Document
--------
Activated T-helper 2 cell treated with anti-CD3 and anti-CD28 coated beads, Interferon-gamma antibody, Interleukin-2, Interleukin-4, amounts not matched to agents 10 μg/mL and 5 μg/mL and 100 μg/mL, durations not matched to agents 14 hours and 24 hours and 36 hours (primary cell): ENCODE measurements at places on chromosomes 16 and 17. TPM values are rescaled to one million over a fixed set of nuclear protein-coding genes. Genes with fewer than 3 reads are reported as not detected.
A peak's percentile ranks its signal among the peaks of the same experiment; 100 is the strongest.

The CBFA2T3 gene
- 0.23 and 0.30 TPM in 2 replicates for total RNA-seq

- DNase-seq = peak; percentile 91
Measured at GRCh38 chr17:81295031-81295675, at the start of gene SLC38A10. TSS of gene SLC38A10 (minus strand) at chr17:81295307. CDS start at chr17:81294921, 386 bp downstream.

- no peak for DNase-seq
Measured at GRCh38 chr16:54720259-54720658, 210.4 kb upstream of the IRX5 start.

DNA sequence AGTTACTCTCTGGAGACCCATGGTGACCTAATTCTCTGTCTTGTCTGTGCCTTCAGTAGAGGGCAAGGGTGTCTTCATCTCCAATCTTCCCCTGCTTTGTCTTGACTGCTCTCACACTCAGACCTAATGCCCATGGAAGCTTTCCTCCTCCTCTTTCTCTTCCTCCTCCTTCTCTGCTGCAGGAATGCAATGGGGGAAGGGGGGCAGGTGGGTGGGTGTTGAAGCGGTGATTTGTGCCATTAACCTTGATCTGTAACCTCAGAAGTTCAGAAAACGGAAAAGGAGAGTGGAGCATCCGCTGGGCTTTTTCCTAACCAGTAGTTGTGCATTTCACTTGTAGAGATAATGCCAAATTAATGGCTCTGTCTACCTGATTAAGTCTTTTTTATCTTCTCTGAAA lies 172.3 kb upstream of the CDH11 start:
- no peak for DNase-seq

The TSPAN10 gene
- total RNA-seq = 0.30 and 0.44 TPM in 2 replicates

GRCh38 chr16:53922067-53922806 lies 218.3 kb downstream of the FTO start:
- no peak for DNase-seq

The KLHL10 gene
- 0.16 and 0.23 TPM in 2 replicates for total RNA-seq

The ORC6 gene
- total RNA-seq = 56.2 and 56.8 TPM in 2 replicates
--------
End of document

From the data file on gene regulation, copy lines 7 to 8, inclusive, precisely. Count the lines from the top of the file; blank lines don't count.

- no peak for DNase-seq
Measured at GRCh38 chr16:54720259-54720658, 210.4 kb upstream of the IRX5 start.